May you have blessed Holy Week. Considering the timing, let’s imagine the forgiving heart of Jesus from his passion through his ascension. As he hung on the cross, the very people he created, loved, and saved tortured him: either directly by their insults, spit, and physical violence (the soldiers), or indirectly, by their failure to accompany him in his worst moments (the apostles). Jesus cried, "Father, forgive them, they know not what they do" (Lk 23: 24, NABRE). On Easter morning, he miraculously entered the locked room, where the disciples huddled in fear and confusion, and said, "Peace be with you" (Jn 20: 19). Jesus' forgiveness prompted an impartation of peace followed by a challenge. The three times Jesus asks Peter if he loves him are "redue" opportunities for his three betrayals (Jn 21: 17). Jesus sets the stage for our understanding of authentic forgiveness, which means knowing what forgiveness is and isn't.
I am the Lord your God. You shall not have strange gods before me.
Do I honor God? Do I pray to God every day? Have I thanked God for His gifts to me? Has God and the pursuit of sanctity in Christ been the goal of my life? Have I made something else in my life more important than God: money, work, alcohol, smoking, drugs, my phone, online gaming, or vacation? Do I place myself above God? Have I tried to use magic or divination or other occult practices and tools?
Because the question of “how to pray” comes up so often in spiritual direction, I want to offer my own explainer on beginning interior prayer. The Catechism of the Catholic Church speaks of three types of prayer: vocal (memorized prayers, typically prayed out loud), meditative (called discursive or mental, as it prioritizes active thinking), and contemplative (a word with many definitions, though generally passive and heart based) (#2699). Notice the progression. This instruction is for beginners or those moving into meditative prayer since those advanced in prayer need different advice. The word “interior” is preferable to “mental” because it facilitates the transition from head to heart as St. Theresa of Avila’s indicated with her treatise on prayer, The Interior Castle. Prayer is paying attention to God and intentionally spending time with Him. It is a dialogue, or mutual listening and speaking about what matters most. Try 7Rs to begin interior prayer:
This year, LENT starts on Ash Wednesday, February 17th. We may come to this penitential season with mixed thoughts and feelings, such as anticipation to tackle an issue the LORD has spotlighted, with dread because of a historical failure to keep resolutions, or a simple desire to grow in friendship with Christ. A faithful friend doesn’t leave when the going gets rough, but enters into, walks with, is present to, and gives real assistance. In this case, it’s Jesus who invites deeper intimacy throughout these 40 days, reminiscent of the Israelites' journey through the desert from the slavery of Egypt to the promised land of Canaan, and of His own confrontation with the enemy in the desert following His baptism.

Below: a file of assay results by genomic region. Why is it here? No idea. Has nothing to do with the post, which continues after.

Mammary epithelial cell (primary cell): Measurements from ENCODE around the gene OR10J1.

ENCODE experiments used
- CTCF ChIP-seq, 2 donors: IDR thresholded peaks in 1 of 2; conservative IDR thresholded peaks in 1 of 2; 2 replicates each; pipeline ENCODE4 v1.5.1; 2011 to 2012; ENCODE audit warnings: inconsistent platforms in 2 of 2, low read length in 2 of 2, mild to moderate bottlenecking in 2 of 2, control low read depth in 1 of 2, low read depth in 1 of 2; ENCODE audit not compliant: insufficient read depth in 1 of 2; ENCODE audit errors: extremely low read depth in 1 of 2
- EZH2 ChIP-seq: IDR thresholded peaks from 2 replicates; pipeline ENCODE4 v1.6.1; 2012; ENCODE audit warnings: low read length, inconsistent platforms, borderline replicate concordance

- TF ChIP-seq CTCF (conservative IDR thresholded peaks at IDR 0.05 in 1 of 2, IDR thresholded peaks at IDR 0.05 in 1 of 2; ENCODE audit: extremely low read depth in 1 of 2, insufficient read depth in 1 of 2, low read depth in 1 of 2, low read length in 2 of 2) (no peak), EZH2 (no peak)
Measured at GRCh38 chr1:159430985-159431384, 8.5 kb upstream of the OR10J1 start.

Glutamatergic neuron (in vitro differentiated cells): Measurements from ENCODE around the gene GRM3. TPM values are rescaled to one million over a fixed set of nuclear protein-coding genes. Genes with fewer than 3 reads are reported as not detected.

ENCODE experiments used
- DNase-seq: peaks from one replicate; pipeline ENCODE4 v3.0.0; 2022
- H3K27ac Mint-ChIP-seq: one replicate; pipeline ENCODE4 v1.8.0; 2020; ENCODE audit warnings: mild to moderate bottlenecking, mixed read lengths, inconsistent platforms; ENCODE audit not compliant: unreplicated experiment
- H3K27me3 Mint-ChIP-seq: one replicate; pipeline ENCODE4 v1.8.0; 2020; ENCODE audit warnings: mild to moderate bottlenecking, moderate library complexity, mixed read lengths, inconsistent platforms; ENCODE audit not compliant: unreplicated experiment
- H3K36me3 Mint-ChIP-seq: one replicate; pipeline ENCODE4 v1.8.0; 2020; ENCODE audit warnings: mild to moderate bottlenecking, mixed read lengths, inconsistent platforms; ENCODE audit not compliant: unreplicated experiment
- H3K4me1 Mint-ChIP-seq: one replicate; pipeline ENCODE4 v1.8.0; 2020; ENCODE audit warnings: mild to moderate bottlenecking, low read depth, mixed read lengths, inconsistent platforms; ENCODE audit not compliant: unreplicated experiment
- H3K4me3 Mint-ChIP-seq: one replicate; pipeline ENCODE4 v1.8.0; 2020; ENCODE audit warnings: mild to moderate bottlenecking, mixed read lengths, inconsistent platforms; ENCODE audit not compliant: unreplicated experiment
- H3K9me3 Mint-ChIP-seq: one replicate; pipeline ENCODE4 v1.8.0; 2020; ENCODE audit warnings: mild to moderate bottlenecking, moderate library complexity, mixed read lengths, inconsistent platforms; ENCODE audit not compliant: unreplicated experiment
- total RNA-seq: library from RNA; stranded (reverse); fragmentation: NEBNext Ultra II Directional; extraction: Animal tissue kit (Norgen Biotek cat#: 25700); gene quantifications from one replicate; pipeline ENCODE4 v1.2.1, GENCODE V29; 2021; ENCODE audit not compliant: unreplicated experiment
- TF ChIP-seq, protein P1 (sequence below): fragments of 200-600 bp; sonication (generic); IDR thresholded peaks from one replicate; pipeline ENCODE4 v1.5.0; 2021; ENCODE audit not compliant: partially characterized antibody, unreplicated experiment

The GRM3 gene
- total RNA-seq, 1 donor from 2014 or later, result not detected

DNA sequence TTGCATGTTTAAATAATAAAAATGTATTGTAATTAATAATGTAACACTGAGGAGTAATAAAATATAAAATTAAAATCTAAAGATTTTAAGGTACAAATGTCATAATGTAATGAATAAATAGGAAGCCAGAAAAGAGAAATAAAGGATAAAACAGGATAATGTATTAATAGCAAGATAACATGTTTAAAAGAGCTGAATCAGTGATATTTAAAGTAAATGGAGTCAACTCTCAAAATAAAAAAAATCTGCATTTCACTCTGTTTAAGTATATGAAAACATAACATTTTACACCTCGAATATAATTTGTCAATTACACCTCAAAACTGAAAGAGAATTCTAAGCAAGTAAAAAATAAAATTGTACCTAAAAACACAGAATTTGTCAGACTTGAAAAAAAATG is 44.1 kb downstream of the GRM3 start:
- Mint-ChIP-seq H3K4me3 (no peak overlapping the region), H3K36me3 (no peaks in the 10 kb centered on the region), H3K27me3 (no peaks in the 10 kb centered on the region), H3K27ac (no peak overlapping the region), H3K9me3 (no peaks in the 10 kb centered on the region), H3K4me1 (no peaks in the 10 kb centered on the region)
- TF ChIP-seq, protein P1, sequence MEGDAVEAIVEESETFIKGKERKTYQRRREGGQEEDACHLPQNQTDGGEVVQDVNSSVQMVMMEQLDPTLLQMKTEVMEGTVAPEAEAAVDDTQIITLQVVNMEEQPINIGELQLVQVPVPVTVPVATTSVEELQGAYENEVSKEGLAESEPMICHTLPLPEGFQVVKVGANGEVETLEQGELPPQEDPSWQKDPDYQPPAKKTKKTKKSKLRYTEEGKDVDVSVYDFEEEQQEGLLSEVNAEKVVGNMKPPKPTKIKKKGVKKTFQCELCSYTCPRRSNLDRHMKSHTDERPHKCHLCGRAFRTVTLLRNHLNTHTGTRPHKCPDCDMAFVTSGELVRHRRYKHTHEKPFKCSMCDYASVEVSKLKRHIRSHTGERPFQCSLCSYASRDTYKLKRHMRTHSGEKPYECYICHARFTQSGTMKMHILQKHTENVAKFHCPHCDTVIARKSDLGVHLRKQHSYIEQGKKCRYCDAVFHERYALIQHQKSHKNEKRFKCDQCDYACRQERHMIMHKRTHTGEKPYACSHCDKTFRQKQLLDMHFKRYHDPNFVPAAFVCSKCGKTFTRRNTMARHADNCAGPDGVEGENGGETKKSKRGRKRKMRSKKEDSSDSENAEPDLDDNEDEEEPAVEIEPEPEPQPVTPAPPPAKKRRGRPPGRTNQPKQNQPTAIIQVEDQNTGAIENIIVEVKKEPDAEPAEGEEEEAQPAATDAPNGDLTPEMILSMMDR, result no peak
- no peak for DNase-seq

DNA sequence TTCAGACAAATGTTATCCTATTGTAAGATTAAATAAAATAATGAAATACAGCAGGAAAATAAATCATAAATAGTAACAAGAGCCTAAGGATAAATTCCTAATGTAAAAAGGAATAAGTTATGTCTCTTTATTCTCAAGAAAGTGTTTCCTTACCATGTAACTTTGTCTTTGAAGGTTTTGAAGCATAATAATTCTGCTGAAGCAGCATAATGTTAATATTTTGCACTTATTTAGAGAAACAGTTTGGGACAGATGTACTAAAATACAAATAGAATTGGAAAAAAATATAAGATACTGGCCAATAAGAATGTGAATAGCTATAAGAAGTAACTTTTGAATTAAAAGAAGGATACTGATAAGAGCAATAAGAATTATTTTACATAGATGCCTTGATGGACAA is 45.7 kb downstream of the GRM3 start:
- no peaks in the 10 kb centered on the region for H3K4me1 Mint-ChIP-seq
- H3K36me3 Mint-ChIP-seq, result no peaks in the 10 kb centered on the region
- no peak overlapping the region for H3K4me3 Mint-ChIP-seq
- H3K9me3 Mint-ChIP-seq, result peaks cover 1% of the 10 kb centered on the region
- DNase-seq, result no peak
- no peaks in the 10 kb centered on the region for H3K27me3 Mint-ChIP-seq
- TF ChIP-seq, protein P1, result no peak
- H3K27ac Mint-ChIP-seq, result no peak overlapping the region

Traditionally, the Church encourages prayer, fasting, and almsgiving during Lent. If this seems stale and we are stuck along the way, reconsider Lent’s “Triple A” roadside insurance for the journey:
Abide. To pray is to abide in the Lord who wishes to abide in us (Jn 15: 4). How are we, specifically, called to grow in prayer? Some are good at setting aside time to pray but fail to communicate with Him always…and visa versa. “Abide” in Scripture means to dwell together, to rest in, to remain connected, to attend and wait upon. It is likely that we are called to practice the presence of God in the moment and with the person in front of us, or that we are called to set aside some time for a more meditative or contemplative prayer, rather than rote prayers. We may consider spiritual reading or just sitting in silence. Abiding doesn’t allow hiding: be real with the LORD. Abide in the vine by receiving His life-giving grace.
2021 is here and under the patronage of St. Joseph according to Pope Francis, who desires that “every member of the faithful, following his example, may strengthen their life of faith daily in the complete fulfillment of God’s will.” St. Joseph, guide our discernment and obedience to the Word spoken over our lives, show us the way when life seems confusing, strengthen us for the ordinary and extraordinary tasks ahead, and make our hidden lives holy.
This new year, please consider a few spiritual podcasts to nourish your soul. Typically, I do not make at-large recommendations because people often need such different things, but I believe these short podcasts may be particularly helpful: